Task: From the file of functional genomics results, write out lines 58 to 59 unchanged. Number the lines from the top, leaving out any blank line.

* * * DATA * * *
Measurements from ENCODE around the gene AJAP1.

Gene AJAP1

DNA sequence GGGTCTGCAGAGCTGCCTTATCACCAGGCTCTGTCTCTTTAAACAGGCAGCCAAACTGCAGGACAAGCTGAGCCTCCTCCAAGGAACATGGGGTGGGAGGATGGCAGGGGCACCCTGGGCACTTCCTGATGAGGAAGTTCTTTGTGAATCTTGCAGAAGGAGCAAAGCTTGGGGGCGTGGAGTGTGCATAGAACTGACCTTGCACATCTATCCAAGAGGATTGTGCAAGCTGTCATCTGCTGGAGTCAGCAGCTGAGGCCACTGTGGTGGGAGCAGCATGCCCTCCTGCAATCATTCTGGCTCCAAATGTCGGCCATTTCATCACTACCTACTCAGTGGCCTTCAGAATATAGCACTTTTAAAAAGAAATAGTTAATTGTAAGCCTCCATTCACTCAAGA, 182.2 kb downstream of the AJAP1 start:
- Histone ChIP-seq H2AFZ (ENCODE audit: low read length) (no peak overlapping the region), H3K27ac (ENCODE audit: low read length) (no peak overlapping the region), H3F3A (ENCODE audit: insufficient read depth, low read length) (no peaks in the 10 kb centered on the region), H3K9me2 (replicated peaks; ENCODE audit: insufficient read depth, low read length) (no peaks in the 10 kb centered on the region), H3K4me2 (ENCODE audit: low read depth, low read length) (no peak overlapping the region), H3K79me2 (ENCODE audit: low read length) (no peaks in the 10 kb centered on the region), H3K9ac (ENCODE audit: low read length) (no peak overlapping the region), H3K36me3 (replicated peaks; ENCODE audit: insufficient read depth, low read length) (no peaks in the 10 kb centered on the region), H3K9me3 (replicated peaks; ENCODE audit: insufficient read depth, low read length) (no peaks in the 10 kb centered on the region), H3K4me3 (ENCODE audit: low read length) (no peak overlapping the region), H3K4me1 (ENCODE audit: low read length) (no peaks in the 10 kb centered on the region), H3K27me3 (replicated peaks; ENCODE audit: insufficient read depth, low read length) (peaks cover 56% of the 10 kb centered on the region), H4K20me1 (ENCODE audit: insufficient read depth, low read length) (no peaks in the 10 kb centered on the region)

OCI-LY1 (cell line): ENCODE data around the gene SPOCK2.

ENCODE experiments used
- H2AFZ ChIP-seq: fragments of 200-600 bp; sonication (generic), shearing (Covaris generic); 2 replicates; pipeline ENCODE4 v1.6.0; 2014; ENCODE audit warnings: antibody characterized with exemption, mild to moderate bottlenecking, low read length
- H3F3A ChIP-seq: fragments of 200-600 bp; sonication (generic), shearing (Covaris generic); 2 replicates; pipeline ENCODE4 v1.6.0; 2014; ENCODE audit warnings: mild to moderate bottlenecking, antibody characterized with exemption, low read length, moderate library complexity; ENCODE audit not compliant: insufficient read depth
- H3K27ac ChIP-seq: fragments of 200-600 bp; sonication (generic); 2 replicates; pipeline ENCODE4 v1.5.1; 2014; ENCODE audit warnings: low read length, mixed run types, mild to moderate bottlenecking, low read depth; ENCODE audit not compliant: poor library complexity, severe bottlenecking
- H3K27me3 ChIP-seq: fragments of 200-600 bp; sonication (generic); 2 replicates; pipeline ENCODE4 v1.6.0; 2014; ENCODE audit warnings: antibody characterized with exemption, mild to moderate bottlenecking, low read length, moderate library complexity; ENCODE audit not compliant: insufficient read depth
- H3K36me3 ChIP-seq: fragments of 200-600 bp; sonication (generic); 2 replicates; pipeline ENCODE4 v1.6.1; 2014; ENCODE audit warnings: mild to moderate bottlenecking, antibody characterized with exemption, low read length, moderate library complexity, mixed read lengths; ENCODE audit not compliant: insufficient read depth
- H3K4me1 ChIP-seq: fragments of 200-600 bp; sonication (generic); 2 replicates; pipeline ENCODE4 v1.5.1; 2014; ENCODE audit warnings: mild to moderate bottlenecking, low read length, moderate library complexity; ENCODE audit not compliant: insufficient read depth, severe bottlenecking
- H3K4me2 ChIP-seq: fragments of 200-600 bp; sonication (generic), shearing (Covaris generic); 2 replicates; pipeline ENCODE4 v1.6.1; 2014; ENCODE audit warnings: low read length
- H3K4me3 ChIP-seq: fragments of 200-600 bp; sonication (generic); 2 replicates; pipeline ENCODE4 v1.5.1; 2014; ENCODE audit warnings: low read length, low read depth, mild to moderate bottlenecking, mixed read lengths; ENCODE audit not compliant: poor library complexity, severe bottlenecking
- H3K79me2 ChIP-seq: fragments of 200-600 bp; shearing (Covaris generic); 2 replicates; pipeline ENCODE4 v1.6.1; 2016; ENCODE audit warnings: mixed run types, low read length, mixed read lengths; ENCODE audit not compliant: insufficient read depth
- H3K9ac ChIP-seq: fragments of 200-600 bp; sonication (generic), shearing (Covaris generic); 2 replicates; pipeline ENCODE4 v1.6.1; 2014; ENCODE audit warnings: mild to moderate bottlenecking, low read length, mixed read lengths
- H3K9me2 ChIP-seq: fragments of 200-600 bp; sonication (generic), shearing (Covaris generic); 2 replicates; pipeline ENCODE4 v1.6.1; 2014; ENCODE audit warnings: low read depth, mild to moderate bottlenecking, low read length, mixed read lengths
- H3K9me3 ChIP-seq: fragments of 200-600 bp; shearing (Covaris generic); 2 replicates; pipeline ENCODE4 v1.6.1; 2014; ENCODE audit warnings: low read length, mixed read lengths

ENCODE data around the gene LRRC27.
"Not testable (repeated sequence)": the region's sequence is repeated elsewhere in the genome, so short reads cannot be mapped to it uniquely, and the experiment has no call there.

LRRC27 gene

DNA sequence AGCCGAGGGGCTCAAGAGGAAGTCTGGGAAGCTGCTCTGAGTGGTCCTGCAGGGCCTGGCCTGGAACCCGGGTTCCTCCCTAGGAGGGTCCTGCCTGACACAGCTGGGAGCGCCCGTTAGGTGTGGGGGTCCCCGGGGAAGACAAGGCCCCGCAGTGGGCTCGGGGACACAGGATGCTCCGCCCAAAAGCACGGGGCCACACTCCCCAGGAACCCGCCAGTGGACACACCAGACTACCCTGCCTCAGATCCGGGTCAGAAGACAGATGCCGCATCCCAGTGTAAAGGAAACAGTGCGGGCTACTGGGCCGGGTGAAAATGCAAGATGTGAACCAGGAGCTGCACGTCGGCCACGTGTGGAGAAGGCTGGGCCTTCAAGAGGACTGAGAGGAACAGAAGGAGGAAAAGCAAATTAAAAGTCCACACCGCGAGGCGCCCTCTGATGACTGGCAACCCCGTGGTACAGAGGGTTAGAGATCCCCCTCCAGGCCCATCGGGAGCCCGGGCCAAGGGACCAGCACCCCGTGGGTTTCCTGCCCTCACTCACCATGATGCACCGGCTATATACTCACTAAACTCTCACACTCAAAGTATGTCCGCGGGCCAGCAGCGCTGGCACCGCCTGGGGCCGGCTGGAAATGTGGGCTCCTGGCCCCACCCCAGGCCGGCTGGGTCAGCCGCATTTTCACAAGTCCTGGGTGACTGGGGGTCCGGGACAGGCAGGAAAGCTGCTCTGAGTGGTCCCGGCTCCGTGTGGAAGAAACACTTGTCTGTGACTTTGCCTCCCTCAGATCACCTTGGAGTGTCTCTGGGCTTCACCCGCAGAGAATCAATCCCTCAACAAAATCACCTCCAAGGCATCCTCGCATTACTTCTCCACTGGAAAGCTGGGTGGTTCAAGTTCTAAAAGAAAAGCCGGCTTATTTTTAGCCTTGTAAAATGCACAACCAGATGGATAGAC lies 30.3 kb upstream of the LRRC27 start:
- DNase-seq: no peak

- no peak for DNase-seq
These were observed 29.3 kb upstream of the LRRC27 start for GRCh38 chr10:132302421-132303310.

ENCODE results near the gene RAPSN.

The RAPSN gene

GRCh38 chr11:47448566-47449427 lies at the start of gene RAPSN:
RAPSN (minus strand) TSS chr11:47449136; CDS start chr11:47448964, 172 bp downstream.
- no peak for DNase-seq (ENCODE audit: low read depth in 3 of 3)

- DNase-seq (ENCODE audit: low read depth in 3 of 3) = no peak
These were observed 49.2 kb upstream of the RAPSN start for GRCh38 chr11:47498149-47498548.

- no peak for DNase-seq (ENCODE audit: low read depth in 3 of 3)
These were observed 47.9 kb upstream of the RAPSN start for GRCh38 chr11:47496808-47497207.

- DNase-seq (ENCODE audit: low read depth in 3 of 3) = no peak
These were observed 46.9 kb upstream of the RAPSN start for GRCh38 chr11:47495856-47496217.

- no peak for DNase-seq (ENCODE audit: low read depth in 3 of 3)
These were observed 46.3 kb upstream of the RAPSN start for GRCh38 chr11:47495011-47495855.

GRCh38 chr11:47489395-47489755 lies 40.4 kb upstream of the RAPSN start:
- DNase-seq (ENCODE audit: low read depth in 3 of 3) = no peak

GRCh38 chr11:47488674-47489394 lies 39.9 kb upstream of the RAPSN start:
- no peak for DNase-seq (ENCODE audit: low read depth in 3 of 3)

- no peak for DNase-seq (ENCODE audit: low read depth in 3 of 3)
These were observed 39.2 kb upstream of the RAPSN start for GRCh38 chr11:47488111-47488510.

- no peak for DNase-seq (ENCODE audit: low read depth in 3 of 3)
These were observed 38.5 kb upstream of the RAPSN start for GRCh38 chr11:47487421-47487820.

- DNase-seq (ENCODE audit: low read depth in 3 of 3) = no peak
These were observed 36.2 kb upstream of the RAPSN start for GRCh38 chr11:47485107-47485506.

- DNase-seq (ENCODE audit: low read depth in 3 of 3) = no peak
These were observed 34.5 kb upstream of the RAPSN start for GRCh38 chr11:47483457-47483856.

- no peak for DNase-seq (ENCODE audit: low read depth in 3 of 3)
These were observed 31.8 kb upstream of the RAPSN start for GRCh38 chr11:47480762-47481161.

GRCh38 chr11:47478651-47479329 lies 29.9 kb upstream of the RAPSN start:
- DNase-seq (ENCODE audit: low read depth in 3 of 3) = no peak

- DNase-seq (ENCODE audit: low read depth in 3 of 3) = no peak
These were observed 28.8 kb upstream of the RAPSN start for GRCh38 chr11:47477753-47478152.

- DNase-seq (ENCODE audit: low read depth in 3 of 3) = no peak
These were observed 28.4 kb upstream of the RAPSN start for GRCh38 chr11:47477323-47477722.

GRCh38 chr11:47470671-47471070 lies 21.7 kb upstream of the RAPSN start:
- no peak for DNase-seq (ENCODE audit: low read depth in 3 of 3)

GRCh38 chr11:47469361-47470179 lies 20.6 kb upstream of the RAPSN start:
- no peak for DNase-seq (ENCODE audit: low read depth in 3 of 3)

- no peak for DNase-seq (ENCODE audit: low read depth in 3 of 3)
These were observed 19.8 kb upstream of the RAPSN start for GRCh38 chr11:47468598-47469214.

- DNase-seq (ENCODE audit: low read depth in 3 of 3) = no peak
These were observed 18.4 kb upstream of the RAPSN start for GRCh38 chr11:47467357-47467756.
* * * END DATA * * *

These were observed 28.4 kb upstream of the RAPSN start for GRCh38 chr11:47477323-47477722.

GRCh38 chr11:47470671-47471070 lies 21.7 kb upstream of the RAPSN start: